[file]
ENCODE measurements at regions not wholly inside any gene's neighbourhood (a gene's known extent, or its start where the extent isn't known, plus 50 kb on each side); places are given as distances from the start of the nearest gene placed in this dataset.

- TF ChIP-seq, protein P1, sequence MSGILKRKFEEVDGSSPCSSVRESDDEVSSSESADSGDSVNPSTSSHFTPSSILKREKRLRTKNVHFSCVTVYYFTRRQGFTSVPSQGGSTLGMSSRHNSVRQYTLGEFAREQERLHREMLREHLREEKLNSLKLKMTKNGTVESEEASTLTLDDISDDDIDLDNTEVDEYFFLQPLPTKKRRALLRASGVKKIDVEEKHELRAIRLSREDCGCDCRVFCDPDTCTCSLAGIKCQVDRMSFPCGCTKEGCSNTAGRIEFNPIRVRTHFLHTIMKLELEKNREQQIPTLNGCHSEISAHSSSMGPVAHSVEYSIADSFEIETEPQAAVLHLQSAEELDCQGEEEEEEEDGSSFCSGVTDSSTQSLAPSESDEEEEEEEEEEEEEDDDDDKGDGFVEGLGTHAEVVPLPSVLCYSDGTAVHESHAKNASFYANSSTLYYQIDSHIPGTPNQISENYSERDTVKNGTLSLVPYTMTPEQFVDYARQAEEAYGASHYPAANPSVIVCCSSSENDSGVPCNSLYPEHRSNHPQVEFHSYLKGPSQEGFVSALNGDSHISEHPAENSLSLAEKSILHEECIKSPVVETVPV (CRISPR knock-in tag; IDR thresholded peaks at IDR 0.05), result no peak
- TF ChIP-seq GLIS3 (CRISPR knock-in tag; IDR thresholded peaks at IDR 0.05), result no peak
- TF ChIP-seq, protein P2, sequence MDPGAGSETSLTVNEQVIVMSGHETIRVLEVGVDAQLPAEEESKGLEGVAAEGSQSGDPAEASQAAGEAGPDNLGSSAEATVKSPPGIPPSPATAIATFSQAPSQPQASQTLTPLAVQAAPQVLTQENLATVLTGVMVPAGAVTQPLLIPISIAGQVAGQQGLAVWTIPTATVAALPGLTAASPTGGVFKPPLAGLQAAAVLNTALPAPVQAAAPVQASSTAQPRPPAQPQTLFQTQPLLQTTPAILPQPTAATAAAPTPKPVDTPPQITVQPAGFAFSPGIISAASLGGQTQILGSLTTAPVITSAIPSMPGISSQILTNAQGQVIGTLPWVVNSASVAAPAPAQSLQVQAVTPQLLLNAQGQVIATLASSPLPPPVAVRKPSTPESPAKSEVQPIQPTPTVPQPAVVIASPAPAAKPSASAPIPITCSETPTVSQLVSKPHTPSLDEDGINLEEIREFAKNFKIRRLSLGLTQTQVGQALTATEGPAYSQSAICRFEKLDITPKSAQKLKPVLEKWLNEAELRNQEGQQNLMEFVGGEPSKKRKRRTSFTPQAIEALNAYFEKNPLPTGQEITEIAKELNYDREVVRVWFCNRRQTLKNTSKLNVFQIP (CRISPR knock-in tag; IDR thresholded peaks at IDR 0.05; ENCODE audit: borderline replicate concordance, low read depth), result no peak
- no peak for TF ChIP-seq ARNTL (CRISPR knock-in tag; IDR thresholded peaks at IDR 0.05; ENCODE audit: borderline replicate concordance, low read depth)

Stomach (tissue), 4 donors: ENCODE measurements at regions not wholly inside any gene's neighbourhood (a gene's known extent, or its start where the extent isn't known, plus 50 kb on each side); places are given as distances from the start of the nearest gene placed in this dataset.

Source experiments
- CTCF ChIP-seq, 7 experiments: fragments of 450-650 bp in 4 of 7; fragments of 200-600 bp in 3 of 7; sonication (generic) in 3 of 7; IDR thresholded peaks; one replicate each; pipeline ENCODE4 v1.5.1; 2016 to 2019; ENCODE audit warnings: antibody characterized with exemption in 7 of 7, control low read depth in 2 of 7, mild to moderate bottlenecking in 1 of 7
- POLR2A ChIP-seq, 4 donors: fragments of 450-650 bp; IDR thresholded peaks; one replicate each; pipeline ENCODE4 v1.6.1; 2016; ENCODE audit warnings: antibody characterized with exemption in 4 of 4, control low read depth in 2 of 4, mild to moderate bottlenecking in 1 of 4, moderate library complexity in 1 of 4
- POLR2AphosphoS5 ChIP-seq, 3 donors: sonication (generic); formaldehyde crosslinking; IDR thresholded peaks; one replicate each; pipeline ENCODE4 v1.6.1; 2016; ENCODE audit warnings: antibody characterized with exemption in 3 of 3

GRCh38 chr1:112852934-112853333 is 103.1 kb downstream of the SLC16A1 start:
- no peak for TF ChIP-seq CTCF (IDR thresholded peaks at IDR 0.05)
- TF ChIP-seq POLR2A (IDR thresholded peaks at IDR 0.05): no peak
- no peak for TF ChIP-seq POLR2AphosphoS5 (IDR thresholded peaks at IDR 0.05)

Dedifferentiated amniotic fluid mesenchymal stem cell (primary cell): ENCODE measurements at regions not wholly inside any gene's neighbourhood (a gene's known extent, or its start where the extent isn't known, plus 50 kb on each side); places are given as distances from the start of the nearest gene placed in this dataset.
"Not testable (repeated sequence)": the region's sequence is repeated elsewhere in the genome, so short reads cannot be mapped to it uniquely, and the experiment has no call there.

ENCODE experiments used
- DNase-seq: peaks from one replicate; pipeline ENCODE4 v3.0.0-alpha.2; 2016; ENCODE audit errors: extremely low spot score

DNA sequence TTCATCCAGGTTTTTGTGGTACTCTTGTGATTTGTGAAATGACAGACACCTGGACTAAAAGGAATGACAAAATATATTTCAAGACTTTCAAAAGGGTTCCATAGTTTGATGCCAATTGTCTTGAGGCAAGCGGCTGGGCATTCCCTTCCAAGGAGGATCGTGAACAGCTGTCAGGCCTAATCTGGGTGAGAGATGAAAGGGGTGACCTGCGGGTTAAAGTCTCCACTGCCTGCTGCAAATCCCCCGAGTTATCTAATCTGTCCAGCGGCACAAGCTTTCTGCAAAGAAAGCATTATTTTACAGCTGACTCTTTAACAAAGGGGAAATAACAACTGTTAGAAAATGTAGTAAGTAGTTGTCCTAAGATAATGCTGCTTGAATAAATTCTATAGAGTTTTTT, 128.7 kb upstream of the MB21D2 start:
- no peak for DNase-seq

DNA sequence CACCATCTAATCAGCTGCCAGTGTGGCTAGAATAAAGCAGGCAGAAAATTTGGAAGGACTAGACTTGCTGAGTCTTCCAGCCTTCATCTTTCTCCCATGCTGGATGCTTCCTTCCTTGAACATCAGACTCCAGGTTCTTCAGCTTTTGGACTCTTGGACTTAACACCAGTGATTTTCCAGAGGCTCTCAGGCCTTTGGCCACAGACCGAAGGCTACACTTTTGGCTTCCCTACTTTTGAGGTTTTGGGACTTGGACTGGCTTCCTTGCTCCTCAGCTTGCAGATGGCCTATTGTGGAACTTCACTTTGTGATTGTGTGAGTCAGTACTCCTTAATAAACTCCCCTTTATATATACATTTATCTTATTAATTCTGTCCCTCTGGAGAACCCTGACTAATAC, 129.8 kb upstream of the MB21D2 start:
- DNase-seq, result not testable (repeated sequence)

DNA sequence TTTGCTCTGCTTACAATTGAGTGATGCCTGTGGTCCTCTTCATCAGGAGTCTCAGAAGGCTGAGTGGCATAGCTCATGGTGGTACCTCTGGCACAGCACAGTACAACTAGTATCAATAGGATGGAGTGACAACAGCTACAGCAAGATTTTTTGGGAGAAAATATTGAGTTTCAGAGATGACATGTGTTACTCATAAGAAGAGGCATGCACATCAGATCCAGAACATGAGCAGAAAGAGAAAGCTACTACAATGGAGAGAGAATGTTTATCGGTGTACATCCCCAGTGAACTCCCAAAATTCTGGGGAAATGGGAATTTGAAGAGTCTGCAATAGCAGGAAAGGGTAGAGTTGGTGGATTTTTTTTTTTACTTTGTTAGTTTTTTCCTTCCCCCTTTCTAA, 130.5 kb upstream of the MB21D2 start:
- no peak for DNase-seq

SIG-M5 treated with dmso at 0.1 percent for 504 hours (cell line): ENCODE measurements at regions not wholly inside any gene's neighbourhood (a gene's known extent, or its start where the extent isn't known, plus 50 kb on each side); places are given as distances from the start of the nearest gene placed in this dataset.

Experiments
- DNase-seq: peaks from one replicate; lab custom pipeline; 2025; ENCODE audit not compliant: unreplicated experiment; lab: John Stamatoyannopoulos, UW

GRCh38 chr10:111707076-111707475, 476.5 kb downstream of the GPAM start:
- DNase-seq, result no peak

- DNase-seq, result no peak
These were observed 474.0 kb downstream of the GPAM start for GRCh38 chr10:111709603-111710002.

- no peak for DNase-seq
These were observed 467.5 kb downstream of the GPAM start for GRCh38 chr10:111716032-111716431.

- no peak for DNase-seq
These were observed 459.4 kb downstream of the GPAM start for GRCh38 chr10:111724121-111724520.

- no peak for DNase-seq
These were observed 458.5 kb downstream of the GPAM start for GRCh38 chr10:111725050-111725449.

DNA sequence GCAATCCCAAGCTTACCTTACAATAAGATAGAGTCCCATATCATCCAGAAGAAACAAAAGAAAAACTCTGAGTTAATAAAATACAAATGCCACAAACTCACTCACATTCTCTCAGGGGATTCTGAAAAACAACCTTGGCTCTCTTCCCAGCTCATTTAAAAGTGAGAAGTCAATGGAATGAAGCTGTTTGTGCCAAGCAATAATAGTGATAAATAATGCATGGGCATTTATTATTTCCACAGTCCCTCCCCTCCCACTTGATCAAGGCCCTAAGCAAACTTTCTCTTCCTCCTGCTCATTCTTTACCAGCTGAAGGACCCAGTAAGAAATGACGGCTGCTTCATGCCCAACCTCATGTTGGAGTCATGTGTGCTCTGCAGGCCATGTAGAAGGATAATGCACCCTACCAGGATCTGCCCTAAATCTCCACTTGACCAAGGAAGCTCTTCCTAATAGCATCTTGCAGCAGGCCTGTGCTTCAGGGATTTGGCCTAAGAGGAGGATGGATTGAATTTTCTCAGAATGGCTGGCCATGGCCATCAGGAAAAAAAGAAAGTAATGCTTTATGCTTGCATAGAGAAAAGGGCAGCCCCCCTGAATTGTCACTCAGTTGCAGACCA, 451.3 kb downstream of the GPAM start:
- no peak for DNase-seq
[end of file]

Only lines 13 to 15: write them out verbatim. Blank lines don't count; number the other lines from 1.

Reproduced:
- TF ChIP-seq POLR2A (IDR thresholded peaks at IDR 0.05): no peak
- no peak for TF ChIP-seq POLR2AphosphoS5 (IDR thresholded peaks at IDR 0.05)

Dedifferentiated amniotic fluid mesenchymal stem cell (primary cell): ENCODE measurements at regions not wholly inside any gene's neighbourhood (a gene's known extent, or its start where the extent isn't known, plus 50 kb on each side); places are given as distances from the start of the nearest gene placed in this dataset.